It doesn't matter if you're debt-free, a millionaire, or trying to establish or rebuild credit, you should be aware of what's on your credit report. It may seem confusing and overwhelming to read your credit report, especially if it's your first time looking at it. Understanding your credit report could help you see where you stand with your credit, and it could help you save time and money as you're able to recognize red flags and errors that may appear on your report.
What is a credit report?
A credit report is a detailed report of how you manage your finances. Companies use this report to verify identity, extend credit, and determine loan rates. Also, the credit report is used by landlords, insurers, and employers to determine the applicant’s eligibility for products and services.
Your credit report contains your personal information, credit account balances, payment history, public records, and inquiries. The information on the credit report is collected by credit bureaus. The major credit reporting companies are Equifax®, Experian®, and TransUnion®.
What is a credit score?
The credit score is a component of the credit report. The credit score is a numerical value calculated from the information in the credit report. There are multiple versions of the credit score; however, most companies use the FICO® (Fair Isaac Corporation credit scoring model) score to make credit decisions. The FICO® credit score ranges from 300 to 850. Credit scores of 690 or above are considered good scores, and credit scores 720 and above are considered excellent scores.
Your credit score is determined by these factors.
Payment history is the most important factor in your credit score. It accounts for 35% of your credit score. It's essential to make payments on time because missed or late payments will negatively impact your credit score.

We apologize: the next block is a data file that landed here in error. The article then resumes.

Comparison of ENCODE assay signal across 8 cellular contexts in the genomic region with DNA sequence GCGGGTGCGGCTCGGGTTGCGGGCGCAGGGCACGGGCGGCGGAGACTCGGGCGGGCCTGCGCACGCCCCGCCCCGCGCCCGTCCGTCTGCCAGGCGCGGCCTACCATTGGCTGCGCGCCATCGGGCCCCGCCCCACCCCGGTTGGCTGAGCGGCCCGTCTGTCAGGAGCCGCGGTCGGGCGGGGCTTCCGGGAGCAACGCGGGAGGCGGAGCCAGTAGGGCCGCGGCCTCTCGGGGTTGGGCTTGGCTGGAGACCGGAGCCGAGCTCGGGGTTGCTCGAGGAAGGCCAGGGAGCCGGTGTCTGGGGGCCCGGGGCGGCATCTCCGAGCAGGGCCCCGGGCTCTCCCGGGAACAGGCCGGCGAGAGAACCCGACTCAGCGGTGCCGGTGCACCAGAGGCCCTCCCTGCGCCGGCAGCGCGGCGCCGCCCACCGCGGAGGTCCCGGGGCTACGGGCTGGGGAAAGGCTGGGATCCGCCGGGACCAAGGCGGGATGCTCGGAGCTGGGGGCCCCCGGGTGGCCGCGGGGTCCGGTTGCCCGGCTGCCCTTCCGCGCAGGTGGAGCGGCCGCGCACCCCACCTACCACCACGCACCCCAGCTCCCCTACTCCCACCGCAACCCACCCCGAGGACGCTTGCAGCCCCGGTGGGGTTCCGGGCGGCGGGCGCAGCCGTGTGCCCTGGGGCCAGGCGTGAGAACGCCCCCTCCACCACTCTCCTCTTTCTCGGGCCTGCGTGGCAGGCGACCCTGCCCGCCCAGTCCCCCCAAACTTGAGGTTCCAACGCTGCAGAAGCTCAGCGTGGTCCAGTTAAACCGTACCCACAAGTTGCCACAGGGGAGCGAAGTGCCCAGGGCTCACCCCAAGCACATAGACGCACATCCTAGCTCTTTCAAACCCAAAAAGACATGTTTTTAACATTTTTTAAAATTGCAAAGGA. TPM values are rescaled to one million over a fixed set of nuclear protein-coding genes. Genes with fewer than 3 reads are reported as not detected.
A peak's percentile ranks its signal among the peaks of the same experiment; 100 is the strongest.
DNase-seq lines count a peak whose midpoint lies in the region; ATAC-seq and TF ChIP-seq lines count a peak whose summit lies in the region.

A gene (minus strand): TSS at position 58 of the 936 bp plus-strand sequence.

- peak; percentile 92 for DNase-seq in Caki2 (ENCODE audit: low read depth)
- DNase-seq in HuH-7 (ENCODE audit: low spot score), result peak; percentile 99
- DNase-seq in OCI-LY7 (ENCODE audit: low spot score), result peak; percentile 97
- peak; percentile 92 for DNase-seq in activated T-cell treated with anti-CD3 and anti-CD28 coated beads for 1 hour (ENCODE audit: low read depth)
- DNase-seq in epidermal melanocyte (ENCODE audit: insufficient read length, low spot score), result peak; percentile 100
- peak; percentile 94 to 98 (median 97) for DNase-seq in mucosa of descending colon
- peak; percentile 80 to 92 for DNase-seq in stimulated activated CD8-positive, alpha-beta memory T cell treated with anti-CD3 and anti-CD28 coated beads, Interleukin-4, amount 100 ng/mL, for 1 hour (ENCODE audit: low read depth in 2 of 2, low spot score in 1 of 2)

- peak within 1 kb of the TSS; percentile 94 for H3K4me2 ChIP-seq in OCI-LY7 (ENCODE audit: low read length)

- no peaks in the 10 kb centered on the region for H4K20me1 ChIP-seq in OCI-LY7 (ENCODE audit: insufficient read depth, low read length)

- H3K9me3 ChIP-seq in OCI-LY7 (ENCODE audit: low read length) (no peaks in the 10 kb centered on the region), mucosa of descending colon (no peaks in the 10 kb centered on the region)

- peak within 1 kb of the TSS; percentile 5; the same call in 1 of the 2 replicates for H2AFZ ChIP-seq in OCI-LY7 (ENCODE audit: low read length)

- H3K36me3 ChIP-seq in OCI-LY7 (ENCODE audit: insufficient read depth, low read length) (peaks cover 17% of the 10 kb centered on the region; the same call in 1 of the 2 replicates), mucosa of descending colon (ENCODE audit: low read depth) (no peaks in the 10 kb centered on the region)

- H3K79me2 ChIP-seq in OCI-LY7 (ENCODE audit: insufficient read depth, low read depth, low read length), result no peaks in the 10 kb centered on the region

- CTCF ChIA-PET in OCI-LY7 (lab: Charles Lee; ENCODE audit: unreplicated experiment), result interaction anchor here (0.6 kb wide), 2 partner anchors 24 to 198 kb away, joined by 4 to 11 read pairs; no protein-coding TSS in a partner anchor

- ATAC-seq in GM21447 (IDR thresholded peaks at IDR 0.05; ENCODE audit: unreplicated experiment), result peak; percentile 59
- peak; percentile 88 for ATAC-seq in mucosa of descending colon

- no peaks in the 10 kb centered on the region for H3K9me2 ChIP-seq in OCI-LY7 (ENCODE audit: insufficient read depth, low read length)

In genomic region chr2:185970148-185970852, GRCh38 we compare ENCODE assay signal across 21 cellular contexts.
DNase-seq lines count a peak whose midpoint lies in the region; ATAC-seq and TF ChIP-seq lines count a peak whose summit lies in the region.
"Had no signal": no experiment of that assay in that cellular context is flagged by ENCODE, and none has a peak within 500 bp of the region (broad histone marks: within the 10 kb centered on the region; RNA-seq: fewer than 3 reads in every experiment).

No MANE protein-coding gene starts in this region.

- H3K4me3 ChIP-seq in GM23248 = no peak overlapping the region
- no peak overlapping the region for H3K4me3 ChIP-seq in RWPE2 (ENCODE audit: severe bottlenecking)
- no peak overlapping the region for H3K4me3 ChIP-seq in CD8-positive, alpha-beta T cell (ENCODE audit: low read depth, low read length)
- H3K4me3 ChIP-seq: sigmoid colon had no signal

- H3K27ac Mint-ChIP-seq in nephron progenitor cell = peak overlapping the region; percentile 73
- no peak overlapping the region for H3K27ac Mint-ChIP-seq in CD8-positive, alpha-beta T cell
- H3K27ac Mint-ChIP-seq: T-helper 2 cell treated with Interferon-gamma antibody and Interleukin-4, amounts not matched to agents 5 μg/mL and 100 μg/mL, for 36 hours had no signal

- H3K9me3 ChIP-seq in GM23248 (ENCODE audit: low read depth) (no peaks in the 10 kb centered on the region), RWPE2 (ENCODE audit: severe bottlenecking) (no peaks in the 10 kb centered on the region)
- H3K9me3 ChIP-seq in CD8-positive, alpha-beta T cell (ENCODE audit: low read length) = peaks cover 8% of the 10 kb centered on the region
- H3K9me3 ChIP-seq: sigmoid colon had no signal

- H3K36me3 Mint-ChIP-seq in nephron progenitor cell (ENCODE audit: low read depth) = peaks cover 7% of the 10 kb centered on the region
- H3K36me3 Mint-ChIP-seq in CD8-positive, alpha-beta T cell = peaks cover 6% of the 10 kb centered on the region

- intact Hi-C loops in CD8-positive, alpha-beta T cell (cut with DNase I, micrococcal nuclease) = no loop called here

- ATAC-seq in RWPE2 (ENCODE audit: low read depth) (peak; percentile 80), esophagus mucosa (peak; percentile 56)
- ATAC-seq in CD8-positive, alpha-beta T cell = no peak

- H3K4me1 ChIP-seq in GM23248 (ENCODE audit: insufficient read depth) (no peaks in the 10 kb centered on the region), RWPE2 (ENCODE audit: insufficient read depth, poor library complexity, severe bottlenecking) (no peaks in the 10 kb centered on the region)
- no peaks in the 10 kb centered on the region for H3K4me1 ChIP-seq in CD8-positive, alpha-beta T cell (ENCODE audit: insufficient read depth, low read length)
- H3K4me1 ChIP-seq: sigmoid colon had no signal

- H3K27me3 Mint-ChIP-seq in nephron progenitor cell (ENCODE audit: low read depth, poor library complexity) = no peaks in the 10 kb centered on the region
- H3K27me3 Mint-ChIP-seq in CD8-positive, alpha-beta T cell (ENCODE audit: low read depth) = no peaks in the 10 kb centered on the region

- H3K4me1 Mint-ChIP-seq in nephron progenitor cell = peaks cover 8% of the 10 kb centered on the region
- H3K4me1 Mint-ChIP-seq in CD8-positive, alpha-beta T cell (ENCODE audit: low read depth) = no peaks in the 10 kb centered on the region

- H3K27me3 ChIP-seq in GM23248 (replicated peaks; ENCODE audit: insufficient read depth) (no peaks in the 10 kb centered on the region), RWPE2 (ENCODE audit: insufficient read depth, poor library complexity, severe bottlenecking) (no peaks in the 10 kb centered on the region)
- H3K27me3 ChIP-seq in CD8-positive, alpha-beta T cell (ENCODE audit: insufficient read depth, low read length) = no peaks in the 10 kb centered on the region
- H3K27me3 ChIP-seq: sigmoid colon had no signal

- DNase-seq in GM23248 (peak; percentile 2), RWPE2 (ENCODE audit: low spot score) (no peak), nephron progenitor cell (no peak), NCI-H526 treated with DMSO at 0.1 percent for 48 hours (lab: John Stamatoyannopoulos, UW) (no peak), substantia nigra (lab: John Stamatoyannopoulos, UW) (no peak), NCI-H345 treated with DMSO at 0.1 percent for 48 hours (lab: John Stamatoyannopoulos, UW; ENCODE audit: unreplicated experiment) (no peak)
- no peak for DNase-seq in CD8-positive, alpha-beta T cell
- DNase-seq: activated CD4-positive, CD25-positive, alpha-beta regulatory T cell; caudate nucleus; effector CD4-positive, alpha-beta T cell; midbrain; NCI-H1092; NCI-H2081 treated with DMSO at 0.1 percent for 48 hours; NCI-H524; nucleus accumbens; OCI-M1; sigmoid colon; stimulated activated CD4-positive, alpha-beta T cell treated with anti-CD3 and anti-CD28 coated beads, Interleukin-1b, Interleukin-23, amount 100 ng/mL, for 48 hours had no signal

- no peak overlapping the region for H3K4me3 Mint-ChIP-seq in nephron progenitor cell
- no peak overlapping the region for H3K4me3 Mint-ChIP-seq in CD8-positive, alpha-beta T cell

How much you owe.
The amount you owe makes up 30% of your credit score. This represents your credit utilization, the amount of credit you're using on your account. Most financial experts recommend keeping your account balance at 30% or less of your credit limit. If you're using more than 30% of your credit utilization, it could negatively impact your credit score.
Length of credit history.
The age of your credit accounts makes up 15% of your credit score. The length of your credit history is determined by how long the account has been opened (from the oldest account to the newest account) and how long it's been since the credit account has been used. A longer credit history helps your credit score.
Types of credit accounts.
The types of credit accounts you have makeup 10% of your credit score. These accounts include revolving accounts and installment accounts. A revolving account allows you to borrow money or use credit up to a certain limit, and minimum monthly payments are required until the account is paid off. This type of account allows you to continuously use the credit on the account. Revolving accounts include credit cards, home equity lines of credit loans, retail store cards, and gas cards.
An installment account is typically a loan. It allows you to borrow money and make fixed monthly payments until the loan is paid off. Once the loan is paid off, the account is closed. Installment accounts include mortgage loans, student loans, and auto loans.
New credit makes up 10% of your credit score. This indicates how many credit accounts you've opened within a certain period of time. It also includes hard inquiries. A hard inquiry is when a lender pulls your credit for the purposes of providing a new loan or credit. Although new credit makes up 10% of your credit score, it could negatively impact your credit score, especially, if you apply for multiple cards or credit around the same time.
Before applying for a credit card or a loan, the lender will check your credit report to determine your eligibility. It is recommended to examine your credit report at least once a year to check for errors and to dispute unauthorized activities with the credit reporting company. If you are a victim of identity theft, take the necessary steps to dispute the discrepancy and reclaim your identity. Everyone is legally entitled to a free credit report each year from each of the three credit-reporting companies: Equifax®, TransUnion®, and Experian®.
If you spend responsibly, pay on time, manage your accounts, and monitor your credit report, you will be well on your way to having healthy credit and the score to back it up.